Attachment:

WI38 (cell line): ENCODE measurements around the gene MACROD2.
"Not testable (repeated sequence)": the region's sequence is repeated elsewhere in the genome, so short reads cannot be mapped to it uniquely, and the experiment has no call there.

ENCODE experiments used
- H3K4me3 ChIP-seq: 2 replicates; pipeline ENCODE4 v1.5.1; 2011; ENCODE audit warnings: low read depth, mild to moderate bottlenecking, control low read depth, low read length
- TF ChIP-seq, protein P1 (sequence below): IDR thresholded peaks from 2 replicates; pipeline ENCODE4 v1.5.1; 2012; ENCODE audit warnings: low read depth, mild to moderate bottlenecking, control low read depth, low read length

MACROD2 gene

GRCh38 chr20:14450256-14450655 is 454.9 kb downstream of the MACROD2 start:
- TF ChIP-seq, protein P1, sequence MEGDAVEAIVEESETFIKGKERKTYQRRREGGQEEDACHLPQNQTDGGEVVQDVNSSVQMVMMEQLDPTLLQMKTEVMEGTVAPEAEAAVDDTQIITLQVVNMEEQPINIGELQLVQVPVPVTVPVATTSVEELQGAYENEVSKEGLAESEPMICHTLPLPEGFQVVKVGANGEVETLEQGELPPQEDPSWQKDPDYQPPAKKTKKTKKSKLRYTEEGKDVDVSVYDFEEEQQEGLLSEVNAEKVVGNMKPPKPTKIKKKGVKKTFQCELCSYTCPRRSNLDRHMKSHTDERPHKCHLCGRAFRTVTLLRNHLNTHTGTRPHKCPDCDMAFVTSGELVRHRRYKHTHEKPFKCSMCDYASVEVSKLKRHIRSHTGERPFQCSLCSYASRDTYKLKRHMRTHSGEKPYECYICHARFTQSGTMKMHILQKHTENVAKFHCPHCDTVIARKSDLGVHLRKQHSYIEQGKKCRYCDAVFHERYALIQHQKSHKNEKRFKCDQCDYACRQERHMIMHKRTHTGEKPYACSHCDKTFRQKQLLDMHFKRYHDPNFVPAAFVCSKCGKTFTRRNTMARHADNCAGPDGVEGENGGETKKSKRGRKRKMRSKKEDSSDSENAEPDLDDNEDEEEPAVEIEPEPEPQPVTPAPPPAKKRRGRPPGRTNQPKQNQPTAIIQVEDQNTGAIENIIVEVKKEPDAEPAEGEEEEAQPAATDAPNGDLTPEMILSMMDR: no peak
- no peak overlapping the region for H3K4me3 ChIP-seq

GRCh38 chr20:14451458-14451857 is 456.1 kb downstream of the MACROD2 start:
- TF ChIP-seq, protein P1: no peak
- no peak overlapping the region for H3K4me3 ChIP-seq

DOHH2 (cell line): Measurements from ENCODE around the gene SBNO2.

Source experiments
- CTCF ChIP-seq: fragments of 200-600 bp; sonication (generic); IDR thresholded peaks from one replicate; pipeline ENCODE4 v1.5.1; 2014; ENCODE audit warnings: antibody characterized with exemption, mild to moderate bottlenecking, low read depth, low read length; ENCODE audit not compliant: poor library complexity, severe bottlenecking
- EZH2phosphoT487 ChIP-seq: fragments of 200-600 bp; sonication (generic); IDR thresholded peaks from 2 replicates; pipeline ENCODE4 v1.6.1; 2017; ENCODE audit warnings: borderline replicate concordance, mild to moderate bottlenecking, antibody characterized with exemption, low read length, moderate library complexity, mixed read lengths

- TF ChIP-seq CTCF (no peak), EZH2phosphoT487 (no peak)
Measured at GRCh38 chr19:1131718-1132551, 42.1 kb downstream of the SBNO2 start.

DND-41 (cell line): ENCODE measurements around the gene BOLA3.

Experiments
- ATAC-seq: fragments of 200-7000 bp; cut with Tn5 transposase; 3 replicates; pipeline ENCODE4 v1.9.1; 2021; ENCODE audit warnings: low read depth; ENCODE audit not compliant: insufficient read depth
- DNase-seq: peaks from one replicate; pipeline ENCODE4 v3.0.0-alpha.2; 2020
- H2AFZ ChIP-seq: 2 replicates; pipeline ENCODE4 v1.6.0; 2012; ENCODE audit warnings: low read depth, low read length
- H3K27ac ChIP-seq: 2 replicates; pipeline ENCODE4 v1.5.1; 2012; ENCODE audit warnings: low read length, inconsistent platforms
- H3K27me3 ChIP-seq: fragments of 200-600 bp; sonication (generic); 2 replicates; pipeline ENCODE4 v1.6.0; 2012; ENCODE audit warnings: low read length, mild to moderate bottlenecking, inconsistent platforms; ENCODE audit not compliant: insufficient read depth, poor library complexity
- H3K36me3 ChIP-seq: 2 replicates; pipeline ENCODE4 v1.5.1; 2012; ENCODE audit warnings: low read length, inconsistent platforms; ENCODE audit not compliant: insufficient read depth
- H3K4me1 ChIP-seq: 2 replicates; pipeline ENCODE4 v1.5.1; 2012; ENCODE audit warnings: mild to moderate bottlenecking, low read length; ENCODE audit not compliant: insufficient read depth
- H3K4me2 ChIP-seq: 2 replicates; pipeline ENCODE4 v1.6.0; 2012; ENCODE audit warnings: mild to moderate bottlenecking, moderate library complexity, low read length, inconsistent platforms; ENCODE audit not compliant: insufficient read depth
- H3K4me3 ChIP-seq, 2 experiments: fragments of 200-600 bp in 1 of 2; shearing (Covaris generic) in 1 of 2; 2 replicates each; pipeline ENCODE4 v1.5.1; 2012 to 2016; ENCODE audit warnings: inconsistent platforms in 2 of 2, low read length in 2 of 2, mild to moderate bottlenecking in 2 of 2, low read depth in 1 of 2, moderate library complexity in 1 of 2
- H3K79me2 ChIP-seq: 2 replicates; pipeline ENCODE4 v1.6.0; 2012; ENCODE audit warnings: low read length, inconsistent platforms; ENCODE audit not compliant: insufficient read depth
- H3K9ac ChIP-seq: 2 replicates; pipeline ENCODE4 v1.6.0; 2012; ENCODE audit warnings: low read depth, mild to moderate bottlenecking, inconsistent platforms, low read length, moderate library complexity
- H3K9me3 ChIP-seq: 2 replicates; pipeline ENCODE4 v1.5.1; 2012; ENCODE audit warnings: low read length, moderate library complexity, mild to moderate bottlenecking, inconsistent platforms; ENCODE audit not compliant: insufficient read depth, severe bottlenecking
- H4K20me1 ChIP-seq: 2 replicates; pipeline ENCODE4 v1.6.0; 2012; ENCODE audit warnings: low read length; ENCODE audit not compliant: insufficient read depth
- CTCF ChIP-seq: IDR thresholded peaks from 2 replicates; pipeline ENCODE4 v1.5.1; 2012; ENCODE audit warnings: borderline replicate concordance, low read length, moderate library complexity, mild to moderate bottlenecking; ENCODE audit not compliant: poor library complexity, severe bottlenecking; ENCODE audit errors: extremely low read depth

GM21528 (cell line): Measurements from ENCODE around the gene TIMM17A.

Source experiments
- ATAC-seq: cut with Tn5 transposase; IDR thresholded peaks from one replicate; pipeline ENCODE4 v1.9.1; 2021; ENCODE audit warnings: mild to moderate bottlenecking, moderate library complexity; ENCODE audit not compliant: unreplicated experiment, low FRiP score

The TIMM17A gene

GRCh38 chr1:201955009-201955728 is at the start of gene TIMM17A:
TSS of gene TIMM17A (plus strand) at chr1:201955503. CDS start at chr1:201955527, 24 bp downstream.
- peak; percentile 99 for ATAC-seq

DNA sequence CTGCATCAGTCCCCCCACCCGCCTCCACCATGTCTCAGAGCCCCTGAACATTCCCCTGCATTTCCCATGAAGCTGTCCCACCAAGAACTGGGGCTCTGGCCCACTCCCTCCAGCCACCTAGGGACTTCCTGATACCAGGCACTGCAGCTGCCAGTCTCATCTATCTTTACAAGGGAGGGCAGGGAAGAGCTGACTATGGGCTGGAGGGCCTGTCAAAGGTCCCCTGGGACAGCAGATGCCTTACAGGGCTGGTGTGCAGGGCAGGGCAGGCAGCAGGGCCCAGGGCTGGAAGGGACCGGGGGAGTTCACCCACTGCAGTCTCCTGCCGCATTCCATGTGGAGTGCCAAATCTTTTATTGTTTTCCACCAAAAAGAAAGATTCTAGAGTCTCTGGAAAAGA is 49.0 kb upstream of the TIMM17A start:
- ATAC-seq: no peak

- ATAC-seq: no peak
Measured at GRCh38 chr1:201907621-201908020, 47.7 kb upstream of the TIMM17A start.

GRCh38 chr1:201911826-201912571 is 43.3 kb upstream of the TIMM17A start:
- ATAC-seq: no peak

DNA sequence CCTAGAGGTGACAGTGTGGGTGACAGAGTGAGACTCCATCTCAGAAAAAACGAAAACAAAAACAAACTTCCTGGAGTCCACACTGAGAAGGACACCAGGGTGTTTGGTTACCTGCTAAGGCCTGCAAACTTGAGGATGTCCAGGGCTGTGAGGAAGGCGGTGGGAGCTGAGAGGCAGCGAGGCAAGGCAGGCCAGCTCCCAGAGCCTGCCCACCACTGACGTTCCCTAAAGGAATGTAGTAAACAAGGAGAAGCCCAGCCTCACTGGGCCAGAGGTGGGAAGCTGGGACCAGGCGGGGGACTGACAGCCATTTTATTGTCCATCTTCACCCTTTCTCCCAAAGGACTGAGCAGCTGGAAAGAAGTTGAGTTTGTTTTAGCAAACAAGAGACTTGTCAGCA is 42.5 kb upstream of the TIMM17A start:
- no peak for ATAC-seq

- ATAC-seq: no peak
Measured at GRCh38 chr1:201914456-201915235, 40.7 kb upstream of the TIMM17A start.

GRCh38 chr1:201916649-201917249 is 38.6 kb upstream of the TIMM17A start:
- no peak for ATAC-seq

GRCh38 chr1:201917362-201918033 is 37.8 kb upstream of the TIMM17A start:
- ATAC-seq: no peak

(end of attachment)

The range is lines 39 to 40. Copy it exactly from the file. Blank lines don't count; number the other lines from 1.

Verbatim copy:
GRCh38 chr1:201955009-201955728 is at the start of gene TIMM17A:
TSS of gene TIMM17A (plus strand) at chr1:201955503. CDS start at chr1:201955527, 24 bp downstream.